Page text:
Our class took a break from reading traditional fairytales to briefly study Jewish Folktales. I throughly enjoyed the few tales were exposed to this week.
The Jewish Folktales contained many characteristics as the other stories we have read. First of all, many of the tales included magic- such as the magic ring of "The Rabbi who was Turned into a Werewolf" or a magic arrow and mirror in "The Magic Mirror of Rabbi Adam." However, in a slightly unique twist, these supernaturals forces were directly countered by Jewish religious doctrine. For example, in "The Magic Mirror of Rabbi Adam", the sorcerer who tried to challenge divine power ultimately met his ruin through his subversive endeavors. Such an ending promoted a strongly Jewish praise of true divinity and condemnation of false gods and misdirected dependencies.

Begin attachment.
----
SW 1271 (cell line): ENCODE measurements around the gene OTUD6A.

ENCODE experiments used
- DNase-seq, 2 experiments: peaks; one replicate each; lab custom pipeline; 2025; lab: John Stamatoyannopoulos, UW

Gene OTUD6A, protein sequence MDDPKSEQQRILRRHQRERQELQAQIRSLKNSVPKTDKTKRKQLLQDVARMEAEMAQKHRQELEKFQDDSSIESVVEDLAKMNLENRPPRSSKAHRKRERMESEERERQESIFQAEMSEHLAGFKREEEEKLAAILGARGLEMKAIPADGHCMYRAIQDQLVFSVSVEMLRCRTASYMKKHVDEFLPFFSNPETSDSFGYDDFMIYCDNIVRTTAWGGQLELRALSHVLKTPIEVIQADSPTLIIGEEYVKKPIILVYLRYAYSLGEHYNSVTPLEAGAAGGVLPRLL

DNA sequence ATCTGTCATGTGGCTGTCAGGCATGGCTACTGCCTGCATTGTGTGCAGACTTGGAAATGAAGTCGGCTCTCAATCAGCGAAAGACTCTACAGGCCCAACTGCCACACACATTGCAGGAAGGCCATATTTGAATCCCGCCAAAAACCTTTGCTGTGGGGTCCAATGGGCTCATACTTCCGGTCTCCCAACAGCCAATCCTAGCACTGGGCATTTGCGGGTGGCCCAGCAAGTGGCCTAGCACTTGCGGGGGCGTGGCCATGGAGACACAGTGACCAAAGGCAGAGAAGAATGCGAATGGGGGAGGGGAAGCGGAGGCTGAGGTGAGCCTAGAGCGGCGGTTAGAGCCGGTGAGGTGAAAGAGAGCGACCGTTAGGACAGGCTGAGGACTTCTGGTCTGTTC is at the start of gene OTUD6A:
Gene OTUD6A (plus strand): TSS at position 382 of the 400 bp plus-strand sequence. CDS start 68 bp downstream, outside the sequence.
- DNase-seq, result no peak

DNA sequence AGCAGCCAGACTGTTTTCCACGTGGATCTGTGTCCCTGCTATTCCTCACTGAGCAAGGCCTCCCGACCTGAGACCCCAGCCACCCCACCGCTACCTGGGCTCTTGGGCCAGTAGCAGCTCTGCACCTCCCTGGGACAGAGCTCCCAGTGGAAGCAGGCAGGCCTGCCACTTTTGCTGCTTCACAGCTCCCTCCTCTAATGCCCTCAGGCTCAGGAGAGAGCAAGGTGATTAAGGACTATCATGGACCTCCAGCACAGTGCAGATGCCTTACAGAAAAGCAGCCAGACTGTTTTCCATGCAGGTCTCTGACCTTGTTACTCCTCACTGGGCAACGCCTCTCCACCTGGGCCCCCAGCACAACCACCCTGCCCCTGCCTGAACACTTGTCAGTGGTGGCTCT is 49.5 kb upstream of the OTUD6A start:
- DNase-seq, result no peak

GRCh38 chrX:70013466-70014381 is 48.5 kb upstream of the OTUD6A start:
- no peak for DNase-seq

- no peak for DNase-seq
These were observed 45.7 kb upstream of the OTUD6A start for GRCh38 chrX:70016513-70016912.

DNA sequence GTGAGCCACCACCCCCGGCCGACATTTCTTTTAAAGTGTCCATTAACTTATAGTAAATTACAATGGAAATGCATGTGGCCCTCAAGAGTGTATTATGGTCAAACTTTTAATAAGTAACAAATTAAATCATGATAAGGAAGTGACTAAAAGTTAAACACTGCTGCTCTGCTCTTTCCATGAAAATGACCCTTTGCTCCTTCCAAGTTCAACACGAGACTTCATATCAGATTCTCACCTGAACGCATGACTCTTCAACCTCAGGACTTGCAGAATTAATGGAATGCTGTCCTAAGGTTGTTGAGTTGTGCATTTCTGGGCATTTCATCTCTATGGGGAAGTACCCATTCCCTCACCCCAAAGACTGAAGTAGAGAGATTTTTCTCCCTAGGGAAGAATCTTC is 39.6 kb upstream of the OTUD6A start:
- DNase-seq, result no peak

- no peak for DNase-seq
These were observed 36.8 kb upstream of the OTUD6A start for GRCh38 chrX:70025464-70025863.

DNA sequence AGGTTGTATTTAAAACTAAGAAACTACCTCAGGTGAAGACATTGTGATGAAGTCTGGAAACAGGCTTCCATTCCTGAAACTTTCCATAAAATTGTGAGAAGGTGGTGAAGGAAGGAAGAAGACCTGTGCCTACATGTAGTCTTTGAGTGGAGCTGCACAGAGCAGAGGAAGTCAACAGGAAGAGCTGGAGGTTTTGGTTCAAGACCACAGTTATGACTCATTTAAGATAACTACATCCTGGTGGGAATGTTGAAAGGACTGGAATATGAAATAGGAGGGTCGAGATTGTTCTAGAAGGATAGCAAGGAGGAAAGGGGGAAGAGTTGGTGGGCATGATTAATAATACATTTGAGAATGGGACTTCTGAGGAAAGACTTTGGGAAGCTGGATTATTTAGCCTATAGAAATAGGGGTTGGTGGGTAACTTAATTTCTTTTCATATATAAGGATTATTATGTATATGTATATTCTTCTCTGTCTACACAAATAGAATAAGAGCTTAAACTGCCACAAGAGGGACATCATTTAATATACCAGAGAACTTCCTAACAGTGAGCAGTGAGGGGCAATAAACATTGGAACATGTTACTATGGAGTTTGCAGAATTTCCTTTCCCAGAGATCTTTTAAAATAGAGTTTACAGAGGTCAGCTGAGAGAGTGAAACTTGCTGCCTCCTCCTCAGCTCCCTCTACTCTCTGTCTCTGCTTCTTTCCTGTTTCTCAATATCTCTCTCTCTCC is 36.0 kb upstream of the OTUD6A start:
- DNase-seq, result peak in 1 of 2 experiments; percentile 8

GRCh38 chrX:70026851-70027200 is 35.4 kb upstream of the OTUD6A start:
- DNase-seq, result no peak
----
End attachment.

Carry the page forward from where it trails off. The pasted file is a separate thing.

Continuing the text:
The Jewish Folktales also exemplified many of the archetypes found in fairytales. In the Jewish culture, the "wise, old man" character is seen in the character of a Rabbi. The "trickster" archetype also emerged in many of the tales. The Rabbi who sneakily ate his guilty sentence in "The Rabbi and the Inquisitor" actually played the role of the trickster instead of the "wise, old man."
"The Rabbi that Turned into a Werewolf" stood out especially as paralleling fairytale characteristics. In addition to having a magic ring, like a fairytale, the story included the transformation of spouses into beasts, enchanted forests and kings sending men on quests. "Chelm Justice", "A Dispute in Sign Language" and "It Could Always Be Worse", however, stood out as quite different from traditional fairytales. These clever, short tales lacked any element of fantasy. Instead, they functioned as extended, yet highly enjoyable, witticisms.
The Jewish Folktales from this week's readings offered a refreshing contrast to the traditional fairytales we have primarily focused on.